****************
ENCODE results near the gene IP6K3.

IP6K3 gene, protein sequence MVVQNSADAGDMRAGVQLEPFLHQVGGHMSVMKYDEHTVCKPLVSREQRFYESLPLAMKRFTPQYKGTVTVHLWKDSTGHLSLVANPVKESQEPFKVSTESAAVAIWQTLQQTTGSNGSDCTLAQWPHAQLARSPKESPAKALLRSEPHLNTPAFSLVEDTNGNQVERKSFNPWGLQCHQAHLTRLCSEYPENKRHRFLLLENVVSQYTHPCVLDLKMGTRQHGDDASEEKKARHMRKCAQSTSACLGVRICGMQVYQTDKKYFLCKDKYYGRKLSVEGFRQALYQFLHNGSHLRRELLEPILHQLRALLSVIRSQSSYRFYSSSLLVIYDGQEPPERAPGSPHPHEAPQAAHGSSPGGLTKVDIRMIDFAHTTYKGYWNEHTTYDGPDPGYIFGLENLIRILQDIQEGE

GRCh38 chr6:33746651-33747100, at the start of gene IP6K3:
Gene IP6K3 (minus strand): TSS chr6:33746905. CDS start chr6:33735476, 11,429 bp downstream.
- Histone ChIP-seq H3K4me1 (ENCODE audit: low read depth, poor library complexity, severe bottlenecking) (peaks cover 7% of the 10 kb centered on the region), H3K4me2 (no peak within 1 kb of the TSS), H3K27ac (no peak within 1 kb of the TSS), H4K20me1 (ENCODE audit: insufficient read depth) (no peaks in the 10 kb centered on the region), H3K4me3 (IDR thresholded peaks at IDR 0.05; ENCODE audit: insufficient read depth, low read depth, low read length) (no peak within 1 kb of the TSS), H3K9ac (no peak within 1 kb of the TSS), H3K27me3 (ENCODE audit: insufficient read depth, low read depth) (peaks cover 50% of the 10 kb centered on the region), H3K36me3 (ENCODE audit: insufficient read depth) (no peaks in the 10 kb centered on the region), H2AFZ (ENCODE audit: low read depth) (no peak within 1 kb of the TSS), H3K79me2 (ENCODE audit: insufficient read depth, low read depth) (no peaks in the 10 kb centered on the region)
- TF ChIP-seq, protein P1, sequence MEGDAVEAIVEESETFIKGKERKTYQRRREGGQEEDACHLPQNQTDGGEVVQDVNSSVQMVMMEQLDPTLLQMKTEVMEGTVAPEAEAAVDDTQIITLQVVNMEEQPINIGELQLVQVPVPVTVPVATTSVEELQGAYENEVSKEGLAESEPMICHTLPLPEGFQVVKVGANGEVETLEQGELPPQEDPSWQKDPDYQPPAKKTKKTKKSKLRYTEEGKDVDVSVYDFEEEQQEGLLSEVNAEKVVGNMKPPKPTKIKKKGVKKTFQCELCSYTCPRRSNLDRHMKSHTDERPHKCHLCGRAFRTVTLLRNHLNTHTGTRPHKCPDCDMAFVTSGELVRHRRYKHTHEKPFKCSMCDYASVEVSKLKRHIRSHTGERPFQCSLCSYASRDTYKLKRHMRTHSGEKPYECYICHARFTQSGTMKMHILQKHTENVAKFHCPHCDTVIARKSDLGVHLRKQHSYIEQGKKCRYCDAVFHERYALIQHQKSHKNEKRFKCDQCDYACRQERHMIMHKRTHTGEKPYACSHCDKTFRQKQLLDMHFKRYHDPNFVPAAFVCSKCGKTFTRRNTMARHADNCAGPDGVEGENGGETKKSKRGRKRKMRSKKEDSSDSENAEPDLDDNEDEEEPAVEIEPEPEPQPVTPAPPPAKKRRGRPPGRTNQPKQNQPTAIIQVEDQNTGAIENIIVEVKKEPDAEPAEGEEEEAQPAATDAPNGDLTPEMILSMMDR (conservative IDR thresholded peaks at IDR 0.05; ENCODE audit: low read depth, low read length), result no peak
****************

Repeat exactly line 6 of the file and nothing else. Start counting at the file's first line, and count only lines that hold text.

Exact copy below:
- TF ChIP-seq, protein P1, sequence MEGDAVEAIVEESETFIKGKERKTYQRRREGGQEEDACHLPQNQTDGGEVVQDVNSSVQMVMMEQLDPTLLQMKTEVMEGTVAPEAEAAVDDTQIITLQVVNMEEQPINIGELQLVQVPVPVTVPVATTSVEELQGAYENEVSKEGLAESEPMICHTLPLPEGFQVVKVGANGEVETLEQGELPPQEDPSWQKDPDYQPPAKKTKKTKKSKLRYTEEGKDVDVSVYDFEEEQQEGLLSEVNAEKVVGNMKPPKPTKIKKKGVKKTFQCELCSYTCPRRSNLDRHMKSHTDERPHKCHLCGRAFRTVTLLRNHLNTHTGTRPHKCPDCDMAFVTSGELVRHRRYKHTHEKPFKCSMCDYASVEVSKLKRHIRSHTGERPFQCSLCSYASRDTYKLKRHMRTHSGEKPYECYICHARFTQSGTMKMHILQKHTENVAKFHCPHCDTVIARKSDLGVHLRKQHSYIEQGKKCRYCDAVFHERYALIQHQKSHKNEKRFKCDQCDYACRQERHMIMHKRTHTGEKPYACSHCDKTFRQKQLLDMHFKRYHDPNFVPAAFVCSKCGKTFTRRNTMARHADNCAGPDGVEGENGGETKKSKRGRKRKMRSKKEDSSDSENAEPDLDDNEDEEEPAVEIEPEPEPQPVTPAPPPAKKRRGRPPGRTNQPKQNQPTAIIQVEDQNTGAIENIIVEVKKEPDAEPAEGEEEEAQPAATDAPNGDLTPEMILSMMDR (conservative IDR thresholded peaks at IDR 0.05; ENCODE audit: low read depth, low read length), result no peak